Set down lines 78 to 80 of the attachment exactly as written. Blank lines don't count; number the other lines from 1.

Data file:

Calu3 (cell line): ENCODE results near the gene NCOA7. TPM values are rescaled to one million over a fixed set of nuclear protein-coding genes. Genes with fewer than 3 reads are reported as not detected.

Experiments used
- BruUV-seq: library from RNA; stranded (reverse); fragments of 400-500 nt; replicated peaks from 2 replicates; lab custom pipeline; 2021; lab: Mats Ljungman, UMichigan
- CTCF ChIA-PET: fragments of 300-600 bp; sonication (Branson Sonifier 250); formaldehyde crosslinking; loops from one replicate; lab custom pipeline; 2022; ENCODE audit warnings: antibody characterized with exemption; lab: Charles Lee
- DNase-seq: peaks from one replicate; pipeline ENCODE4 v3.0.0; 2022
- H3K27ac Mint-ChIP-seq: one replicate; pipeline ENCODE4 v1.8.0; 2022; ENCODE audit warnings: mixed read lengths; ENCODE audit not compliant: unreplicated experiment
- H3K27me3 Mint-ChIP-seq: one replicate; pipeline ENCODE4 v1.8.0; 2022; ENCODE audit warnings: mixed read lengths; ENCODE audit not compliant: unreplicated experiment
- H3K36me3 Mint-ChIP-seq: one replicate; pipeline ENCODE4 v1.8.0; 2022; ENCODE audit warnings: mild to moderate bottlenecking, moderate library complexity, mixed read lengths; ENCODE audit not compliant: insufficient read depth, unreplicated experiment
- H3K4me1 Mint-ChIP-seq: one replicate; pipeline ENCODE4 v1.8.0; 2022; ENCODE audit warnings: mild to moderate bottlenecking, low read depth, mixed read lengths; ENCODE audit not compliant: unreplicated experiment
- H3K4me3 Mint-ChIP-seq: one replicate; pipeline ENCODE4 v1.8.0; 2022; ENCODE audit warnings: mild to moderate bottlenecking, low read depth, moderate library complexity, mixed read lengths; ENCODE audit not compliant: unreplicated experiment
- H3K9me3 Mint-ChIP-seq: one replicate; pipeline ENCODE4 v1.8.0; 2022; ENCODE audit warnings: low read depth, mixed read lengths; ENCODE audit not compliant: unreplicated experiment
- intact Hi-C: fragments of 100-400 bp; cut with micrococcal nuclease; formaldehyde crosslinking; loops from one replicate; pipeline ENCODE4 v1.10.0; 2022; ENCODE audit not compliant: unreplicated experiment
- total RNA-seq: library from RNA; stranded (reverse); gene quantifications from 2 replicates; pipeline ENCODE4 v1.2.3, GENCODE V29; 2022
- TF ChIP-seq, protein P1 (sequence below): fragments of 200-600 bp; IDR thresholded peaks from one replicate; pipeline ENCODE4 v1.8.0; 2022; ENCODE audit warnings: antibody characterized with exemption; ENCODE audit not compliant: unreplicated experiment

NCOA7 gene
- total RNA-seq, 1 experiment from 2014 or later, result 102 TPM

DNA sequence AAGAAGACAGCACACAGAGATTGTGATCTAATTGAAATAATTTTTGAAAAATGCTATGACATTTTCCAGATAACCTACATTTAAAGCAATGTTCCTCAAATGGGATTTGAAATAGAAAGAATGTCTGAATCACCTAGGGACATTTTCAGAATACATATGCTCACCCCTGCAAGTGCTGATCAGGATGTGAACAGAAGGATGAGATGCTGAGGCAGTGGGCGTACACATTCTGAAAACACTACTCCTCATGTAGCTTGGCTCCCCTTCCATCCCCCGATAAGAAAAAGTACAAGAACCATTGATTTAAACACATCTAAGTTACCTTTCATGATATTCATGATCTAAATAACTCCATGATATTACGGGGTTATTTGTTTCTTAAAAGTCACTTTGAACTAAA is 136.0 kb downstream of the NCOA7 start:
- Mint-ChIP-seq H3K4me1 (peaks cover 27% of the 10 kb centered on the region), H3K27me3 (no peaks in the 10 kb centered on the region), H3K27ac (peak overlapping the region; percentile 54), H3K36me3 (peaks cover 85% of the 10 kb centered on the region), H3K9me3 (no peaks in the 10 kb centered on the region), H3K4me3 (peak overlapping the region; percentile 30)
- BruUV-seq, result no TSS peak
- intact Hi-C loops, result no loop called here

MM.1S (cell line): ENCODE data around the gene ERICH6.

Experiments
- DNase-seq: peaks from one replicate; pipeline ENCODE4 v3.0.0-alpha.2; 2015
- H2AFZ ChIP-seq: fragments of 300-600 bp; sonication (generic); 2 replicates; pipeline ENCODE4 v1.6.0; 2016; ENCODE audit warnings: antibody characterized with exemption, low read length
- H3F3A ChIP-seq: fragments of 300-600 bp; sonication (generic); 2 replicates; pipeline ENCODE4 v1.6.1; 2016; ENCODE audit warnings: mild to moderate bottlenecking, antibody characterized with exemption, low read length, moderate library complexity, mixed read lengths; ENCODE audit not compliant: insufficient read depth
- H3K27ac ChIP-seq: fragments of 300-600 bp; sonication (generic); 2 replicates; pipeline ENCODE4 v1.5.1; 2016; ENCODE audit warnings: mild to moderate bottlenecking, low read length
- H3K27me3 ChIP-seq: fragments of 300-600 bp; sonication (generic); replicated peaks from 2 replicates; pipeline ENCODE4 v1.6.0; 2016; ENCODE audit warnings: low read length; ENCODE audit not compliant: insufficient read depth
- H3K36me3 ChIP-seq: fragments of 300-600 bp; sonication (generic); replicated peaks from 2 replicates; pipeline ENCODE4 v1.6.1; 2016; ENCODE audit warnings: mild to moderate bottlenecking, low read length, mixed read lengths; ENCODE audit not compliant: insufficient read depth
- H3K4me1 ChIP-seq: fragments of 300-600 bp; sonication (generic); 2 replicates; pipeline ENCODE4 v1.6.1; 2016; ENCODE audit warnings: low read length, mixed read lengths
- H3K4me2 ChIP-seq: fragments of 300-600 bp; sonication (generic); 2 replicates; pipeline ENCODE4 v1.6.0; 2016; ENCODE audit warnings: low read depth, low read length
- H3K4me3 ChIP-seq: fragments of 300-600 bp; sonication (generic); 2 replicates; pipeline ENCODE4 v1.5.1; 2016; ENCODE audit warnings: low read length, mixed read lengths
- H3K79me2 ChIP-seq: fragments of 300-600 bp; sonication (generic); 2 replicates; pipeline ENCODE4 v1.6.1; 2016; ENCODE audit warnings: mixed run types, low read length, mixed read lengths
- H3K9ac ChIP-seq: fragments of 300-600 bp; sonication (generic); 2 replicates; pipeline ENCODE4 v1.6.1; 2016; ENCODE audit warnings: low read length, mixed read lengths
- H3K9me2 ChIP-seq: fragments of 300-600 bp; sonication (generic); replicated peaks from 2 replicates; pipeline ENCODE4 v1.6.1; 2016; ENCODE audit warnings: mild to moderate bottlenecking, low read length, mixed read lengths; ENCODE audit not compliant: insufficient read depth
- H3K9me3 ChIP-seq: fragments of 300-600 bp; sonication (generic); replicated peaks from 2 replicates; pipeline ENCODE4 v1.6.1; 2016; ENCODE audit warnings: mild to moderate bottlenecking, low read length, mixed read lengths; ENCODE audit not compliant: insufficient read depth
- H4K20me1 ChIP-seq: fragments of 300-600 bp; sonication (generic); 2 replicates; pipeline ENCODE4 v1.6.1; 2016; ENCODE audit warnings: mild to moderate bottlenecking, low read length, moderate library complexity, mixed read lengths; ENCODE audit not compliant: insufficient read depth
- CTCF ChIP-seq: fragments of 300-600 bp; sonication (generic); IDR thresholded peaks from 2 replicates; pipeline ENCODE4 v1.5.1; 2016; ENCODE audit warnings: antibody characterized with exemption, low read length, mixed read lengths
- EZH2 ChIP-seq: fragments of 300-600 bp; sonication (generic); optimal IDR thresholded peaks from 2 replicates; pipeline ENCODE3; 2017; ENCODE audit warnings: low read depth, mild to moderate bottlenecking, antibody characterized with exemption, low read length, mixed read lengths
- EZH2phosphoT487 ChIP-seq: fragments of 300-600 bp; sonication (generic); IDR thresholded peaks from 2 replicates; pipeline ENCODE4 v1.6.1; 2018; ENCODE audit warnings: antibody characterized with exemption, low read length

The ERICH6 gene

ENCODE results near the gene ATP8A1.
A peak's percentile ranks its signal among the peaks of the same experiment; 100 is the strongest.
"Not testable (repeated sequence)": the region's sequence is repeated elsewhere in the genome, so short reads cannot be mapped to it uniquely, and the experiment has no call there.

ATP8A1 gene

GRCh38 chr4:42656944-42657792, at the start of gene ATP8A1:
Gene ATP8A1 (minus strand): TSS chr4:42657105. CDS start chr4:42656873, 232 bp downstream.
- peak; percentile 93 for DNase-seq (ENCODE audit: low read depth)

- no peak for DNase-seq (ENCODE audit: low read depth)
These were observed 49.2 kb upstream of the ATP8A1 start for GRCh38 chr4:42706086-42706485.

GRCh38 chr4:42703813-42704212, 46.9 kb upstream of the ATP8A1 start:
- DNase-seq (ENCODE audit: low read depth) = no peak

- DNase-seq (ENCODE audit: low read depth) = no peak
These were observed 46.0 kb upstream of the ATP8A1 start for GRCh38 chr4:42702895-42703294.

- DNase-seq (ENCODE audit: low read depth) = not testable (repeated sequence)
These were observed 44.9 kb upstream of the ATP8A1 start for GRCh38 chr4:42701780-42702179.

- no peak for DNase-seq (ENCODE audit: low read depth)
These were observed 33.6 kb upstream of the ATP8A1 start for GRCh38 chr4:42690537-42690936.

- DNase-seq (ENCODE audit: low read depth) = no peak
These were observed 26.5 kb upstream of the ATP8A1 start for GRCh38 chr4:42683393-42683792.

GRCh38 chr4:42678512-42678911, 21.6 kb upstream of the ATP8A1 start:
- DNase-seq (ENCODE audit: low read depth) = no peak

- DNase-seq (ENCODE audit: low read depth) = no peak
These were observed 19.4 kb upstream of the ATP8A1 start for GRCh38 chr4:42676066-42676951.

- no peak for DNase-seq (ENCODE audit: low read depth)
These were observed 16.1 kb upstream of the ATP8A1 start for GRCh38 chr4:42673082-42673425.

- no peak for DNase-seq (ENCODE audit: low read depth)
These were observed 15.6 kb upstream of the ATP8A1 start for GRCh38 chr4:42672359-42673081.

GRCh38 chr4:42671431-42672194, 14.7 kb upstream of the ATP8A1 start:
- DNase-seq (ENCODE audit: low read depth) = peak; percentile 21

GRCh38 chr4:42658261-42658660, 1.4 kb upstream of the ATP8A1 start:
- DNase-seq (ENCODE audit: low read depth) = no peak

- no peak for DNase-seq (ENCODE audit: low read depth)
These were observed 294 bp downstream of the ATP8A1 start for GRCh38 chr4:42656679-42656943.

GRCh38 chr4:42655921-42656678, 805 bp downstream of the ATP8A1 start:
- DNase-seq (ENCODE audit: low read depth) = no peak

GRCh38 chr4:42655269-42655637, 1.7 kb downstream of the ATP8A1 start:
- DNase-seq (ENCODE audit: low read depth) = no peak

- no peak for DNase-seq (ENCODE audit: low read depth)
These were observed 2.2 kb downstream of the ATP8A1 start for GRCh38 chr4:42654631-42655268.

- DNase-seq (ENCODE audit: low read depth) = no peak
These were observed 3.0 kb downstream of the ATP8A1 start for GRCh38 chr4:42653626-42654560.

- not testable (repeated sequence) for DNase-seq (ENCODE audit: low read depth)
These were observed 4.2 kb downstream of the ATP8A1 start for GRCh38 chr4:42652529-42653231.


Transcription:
- no peak for DNase-seq (ENCODE audit: low read depth)
These were observed 2.2 kb downstream of the ATP8A1 start for GRCh38 chr4:42654631-42655268.

- DNase-seq (ENCODE audit: low read depth) = no peak